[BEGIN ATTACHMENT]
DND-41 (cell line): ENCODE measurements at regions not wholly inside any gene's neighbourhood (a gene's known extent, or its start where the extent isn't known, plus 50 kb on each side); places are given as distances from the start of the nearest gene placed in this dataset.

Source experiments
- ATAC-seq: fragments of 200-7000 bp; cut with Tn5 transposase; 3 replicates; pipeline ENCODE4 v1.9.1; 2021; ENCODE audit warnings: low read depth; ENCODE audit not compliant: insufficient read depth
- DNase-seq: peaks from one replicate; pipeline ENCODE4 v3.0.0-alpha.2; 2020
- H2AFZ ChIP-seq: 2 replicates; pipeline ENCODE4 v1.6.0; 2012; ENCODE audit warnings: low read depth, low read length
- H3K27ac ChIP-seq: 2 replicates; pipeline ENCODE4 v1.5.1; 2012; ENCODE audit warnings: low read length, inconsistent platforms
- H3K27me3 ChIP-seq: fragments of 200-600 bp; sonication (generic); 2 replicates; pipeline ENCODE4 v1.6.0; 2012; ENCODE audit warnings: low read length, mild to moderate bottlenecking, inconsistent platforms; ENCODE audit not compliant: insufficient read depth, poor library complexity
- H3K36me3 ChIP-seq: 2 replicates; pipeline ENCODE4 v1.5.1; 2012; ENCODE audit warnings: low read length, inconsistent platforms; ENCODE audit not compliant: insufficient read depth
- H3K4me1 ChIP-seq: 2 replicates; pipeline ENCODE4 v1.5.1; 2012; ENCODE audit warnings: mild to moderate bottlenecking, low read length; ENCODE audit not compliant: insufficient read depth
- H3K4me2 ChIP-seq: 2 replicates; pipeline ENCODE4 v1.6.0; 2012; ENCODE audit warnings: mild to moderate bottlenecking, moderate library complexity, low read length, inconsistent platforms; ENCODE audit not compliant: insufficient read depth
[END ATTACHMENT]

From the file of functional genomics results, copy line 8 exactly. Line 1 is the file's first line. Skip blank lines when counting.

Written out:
- H3K36me3 ChIP-seq: 2 replicates; pipeline ENCODE4 v1.5.1; 2012; ENCODE audit warnings: low read length, inconsistent platforms; ENCODE audit not compliant: insufficient read depth